Many Screen Rant readers will instantly recognize Alex Kurtzman for his screenwriting work (along with co-writer Roberto Orci) on a number of high profile geek-friendly film projects including Mission: Impossible III, Transformers, and the Star Trek reboot, among others. However, with People Like Us (formerly Welcome to People) the writer makes his directorial debut – leading a cast that includes big name acting talent Chris Pine, Olivia Wilde, Elizabeth Banks, and Michelle Pfeiffer.
While there’s little doubt that Kurtzman’s script for the “based on true events” project – which he penned with Orci as well as Jody Lambert – is another quality piece of writing, there’s no precedent for the filmmaker’s work behind the camera. As a result, does Kurtzman deliver captivating onscreen drama in People Like Us – offering something more than just a well written story?
Fortunately, the answer is yes. People Like Us is a solid start for a freshman director and even though the film has some problems, there are plenty of smart moments and careful cinematography to culminate in a satisfying and thoughtful trip to the theater. While the movie can be overly sentimental from time to time, and leans heavily on a few moments that aren’t quite earned, captivating performances and multifaceted/flawed characters will likely keep most moviegoers engaged in the storyline and its principle players – even if the moment to moment drama falters (or drags) once in awhile.
The initial setup is somewhat familiar, Sam (Chris Pine) is a workaholic who, while dealing with an FTC audit at work, is forced to drop everything in New York and return home for the first time in a number of years – to attend his father’s funeral. Sam’s girlfriend, Hannah (Olivia Wilde) accompanies him on the trip only to return to New York after a few short days – when Sam throws a self-centered fit following the discovery that his father left $150,000 to an estranged daughter, Frankie (Elizabeth banks) and Grandson, Josh (Hall D’Addario). Confused about what to do, Sam instigates a number of “chance” encounters with his half-sister (hiding his true identity), in order to fill in the missing pieces of his family story.
The core storyline, about a young man who returns home to bury his father, may not be the most original setup but, even when People Like Us comes across a bit familiar, the performances in the film, coupled with a steady directorial hand from Kurtzman, successfully elevate the onscreen experience well above standard drama tropes. Chris Pine delivers a competent performance as Sam – smartly moving the character from a tongue wagging businessman to a contemplative and dithering guy struggling with his own self interests and those of his newly discovered (unbeknownst to them) family members. Similarly, Elizabeth Banks gives one of her most absorbing performances to date as Frankie – who is trying to make sense of the man that has, out of nowhere, taken an interest in her and her son. While a story about a good looking estranged siblings (of the opposite sex) could quickly make for awkward onscreen moments, Kurtzman somehow manages to find a balance that prevents things from getting too uncomfortable – without also undermining the intricacies of the story being told.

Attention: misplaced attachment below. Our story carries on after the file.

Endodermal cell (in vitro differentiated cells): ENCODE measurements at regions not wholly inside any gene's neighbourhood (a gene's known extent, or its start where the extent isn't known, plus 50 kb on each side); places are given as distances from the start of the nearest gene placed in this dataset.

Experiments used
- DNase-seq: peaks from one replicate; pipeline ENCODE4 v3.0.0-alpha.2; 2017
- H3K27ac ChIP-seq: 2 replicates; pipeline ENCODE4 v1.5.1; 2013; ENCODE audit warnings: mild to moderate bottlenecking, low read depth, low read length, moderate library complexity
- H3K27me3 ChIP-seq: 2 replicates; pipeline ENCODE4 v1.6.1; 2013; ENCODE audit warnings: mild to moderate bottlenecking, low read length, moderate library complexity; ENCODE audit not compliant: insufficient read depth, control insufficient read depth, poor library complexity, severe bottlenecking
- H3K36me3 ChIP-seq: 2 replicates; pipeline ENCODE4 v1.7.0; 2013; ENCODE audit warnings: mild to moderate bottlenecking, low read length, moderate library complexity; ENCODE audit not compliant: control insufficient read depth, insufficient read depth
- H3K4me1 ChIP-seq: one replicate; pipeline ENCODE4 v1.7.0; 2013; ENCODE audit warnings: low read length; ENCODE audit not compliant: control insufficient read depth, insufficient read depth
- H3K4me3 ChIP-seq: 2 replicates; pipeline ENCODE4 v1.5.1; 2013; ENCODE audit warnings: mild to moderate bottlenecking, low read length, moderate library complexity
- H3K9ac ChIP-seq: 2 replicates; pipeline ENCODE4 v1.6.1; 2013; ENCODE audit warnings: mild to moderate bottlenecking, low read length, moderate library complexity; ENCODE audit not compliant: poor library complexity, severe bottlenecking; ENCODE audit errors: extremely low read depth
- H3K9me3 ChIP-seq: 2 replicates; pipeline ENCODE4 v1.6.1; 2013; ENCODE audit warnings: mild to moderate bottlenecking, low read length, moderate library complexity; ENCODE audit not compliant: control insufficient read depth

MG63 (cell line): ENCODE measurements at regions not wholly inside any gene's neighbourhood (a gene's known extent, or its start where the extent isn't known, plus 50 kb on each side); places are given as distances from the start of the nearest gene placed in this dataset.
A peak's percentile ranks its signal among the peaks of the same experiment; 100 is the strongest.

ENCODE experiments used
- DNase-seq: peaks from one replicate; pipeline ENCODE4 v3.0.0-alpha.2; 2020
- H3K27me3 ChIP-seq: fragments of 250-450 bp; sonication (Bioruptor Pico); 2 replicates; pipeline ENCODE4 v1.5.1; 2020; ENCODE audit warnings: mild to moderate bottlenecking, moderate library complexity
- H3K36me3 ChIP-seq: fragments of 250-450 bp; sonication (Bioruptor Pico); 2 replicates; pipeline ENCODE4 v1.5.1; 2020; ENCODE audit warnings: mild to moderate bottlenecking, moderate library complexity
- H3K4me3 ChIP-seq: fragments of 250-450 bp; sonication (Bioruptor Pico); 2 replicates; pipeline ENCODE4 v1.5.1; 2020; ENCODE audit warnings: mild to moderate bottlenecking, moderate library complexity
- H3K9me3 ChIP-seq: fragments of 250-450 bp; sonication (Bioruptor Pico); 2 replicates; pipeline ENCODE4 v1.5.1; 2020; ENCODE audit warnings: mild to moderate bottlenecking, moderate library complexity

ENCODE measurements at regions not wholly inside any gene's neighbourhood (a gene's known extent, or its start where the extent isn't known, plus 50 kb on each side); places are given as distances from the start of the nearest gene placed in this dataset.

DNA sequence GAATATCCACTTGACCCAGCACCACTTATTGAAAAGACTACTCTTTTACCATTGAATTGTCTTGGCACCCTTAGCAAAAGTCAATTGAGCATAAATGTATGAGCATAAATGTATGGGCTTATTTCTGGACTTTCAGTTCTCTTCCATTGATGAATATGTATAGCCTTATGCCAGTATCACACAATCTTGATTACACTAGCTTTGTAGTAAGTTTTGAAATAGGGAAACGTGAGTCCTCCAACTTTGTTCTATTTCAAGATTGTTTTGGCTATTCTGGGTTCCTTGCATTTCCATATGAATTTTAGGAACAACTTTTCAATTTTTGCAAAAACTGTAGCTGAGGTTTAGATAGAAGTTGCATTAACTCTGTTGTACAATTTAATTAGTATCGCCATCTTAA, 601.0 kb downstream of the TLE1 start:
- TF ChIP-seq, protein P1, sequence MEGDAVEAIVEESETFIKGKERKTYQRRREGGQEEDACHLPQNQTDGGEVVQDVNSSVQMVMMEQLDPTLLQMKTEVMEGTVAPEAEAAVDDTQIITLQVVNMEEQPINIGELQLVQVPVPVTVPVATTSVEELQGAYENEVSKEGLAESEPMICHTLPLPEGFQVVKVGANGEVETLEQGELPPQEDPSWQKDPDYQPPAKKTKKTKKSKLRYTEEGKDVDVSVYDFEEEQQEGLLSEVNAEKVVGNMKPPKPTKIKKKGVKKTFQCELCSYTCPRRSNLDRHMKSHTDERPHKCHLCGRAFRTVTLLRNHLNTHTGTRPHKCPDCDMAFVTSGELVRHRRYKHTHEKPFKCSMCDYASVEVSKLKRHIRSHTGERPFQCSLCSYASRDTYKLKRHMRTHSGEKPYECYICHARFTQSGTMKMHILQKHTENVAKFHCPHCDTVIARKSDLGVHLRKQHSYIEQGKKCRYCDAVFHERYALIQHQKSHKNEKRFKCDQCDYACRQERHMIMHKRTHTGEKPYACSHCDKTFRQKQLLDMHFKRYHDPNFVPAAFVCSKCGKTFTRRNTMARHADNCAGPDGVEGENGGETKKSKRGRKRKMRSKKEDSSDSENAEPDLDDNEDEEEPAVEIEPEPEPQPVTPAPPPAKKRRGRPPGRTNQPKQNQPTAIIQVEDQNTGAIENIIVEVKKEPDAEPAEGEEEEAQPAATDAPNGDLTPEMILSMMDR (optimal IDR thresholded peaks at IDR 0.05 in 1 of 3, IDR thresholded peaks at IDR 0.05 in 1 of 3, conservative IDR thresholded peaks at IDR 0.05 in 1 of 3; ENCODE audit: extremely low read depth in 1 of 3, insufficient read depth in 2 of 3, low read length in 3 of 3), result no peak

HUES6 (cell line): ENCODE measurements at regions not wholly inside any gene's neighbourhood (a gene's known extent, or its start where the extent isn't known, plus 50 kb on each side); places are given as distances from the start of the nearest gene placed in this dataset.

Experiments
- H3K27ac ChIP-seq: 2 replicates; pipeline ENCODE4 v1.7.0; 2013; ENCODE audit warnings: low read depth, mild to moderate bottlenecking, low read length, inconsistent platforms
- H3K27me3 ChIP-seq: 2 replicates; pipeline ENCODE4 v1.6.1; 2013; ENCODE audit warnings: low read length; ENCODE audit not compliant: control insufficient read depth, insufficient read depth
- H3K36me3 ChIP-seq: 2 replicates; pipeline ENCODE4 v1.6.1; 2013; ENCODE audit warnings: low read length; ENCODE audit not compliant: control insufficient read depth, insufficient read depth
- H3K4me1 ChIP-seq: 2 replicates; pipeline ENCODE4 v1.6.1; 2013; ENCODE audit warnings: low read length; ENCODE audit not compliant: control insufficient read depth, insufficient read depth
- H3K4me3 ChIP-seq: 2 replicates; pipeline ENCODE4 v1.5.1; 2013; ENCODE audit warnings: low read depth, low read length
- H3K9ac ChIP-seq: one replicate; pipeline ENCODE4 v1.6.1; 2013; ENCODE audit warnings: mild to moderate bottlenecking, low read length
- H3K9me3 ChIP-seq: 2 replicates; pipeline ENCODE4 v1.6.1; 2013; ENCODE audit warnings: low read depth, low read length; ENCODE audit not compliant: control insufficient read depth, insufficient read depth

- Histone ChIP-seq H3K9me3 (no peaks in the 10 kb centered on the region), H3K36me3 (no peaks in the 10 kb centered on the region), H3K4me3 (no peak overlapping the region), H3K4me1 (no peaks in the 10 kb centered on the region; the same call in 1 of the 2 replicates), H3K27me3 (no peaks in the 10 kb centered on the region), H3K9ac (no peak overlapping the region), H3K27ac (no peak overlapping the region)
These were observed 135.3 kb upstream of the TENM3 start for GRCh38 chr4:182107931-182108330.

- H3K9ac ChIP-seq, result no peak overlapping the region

Whereas Michelle Pfeiffer (who plays Sam’s mother, Lillian) was sorely underutilized in Tim Burton’s Dark Shadows, the Hollywood icon is given a number of powerful scenes in People Like Us – successfully avoiding bitter mother cliches and, instead, presenting Lillian as a flawed and defeated woman who gave everything she could to her family (at the expense of her own health and happiness). Similarly, Olivia Wilde, who also offers a compelling turn, succeeds in adding an important dimension to Sam’s arc. Even if her character, Hannah, isn’t given a ton of the overall screen time, Wilde’s presence in the film provides a nice touchstone for Sam’s ever-shifting character.
For the most part, the story follows a sensible progression from scene to scene but some of the beats are uneven and don’t work as well as others. In general, Kurtzman avoids unnecessary detours (though the film is still overlong) and appropriately keeps the film focused on Sam and Frankie; however, the director sets up more storylines than he has time to ultimately pay off and certain plot points are left dangling or, even worse, get explained away with little more than smiles and a couple lines of dialogue. As a result, while People Like Us delivers a satisfying emotional payoff, the movie succeeds only by avoiding the responsibility of facing some of its more challenging developments (a problem that is made even more noticeable considering Sam is repeatedly criticized in the film for running away from conflict). Ultimately, with so many engaging moments and downright powerful performances, the strength of the film’s successes only make it harder to swallow the story beats that don’t get as much attention.
People Like Us isn’t the debut home run that Kurtzman might have hoped for but that shouldn’t discourage moviegoers from checking the film out. Certain elements of the plot are underdeveloped and uneven but a number of captivating performances and an intriguing premise elevate the project above standard drama fare. Kurtzman may need a little more experience before he can match his writing talents with his behind the camera work but People Like Us serves as an encouraging inaugural step.
If you’re still on the fence about People Like Us, check out the trailer below:
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People Like Us is Rated PG-13 for language, some drug use and brief sexuality. Now playing in theaters.